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CADDIS Volume 2: Sources, Stressors & Responses

pH

Low pH | High pH

Low pH: Detailed Conceptual Diagram

detailed conceptual diagram for low pH

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Diagram narrative

pH is a measure of hydrogen ion concentration in an aqueous solution:  pH decreases as hydrogen ion concentration increases, and these acidic conditions can adversely affect aquatic biota. This conceptual diagram illustrates linkages between low pH and associated pH fluctuations (middle of diagram), the human activities and sources that can contribute to low pH (top of diagram), and the biological responses that can result (bottom of diagram). In some cases, additional steps leading from sources to stressors, modes of action leading from stressors to responses, and other modifying factors also are shown. This narrative generally follows the diagram top to bottom, left to right. 

Linking sources to stressors

Certain human activities and land uses can result in increased input of hydrogen ions into aquatic systems.  Land drainage can reduce soil saturation and lead to sulfur oxidation and the release of sulfuric acid.  Other sources of hydrogen ions include acid mine drainage and other mining wastes from active and historical mines; natural, acid-generating geologies and lithologies subjected to weathering; natural organic acids (e.g., humic acids); animal wastes from CAFOs, dairies, and aquaculture facilities; coal piles and landfills associated with residential, municipal, commercial, and industrial facilities; and emissions and effluents from coal-fired power plants, metal plating plants, and other industrial facilities.  Hydrogen ions from these sources can be introduced into aquatic systems via four main transport pathways (or transport-defined sources):  stormwater runoff, leakage or leachate into groundwater sources and subsequent transport, atmospheric emissions and deposition, or direct effluent discharges.  Each of these transport-defined sources can contribute to increased hydrogen ion inputs into surface waters.  When atmospheric deposition of hydrogen ions occurs in the form of snowfall, snowmelt can result in pulsed delivery of hydrogen ions to surface waters.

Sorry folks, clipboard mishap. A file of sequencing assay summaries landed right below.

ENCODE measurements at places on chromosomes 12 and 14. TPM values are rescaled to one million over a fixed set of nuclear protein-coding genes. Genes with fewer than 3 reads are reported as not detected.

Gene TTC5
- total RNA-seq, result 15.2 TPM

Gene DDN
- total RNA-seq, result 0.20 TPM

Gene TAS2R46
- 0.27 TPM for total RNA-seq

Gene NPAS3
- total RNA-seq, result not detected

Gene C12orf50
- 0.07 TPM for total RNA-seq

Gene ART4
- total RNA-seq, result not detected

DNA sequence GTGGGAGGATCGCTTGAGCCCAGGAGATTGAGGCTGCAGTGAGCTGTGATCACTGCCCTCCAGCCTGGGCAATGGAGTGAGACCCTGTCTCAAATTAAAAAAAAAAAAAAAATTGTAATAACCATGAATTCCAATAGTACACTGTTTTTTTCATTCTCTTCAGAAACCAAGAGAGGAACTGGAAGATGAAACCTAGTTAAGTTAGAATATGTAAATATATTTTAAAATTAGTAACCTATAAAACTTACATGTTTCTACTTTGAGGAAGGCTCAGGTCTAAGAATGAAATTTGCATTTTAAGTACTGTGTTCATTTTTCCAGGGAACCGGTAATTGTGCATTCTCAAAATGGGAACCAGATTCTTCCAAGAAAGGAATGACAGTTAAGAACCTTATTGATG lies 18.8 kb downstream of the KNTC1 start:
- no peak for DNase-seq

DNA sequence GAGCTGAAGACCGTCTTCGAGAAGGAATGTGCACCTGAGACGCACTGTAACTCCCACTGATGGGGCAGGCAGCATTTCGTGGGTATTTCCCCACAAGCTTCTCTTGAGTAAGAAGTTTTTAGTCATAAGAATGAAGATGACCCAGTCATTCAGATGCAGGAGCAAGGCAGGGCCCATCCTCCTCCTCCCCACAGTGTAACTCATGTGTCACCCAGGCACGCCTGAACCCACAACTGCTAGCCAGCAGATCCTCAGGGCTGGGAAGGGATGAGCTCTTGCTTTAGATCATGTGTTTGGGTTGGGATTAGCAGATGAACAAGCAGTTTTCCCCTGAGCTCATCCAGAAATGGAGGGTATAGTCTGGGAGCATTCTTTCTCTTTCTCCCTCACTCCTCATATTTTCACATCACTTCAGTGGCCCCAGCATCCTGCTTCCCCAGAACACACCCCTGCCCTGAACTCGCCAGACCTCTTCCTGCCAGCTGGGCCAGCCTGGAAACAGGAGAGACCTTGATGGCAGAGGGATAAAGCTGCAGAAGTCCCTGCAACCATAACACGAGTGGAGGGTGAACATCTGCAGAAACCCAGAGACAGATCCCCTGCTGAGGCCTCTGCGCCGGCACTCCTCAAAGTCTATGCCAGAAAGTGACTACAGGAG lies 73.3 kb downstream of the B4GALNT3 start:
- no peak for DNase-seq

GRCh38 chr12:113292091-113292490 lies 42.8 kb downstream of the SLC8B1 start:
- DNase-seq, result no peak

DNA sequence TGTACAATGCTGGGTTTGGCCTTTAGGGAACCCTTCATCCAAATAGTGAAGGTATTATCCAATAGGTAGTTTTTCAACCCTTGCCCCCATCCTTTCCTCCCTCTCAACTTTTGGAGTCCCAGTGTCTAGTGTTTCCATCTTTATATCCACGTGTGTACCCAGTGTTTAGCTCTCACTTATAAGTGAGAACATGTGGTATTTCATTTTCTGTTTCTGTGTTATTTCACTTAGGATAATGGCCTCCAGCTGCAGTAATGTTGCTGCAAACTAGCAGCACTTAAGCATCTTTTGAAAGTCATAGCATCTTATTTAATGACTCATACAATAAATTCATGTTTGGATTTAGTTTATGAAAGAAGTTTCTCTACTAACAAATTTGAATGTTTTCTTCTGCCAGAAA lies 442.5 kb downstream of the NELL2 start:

Whether inputs of hydrogen ions to aquatic systems lead to decreases in pH depends upon buffering capacity, or the ability of the system to neutralize those inputs.  Streams with high bicarbonate concentrations are highly buffered, and may not become acidic even with significant hydrogen ion inputs; once buffering capacity is exceeded, however, pH will decrease.  Instream oxidation-reduction processes also may influence pH.  For example, nitrification and respiration both produce hydrogen ions, so nutrient (especially nitrogen) concentrations may play a significant role in pH dynamics.  Decreases in pH also can affect other stressors, such as by increasing free metal ions, increasing the bioavailability and toxicity of toxic substances, and increasing ionic strength (see the metals, ionic strength, and toxic substances modules for more information on these pathways).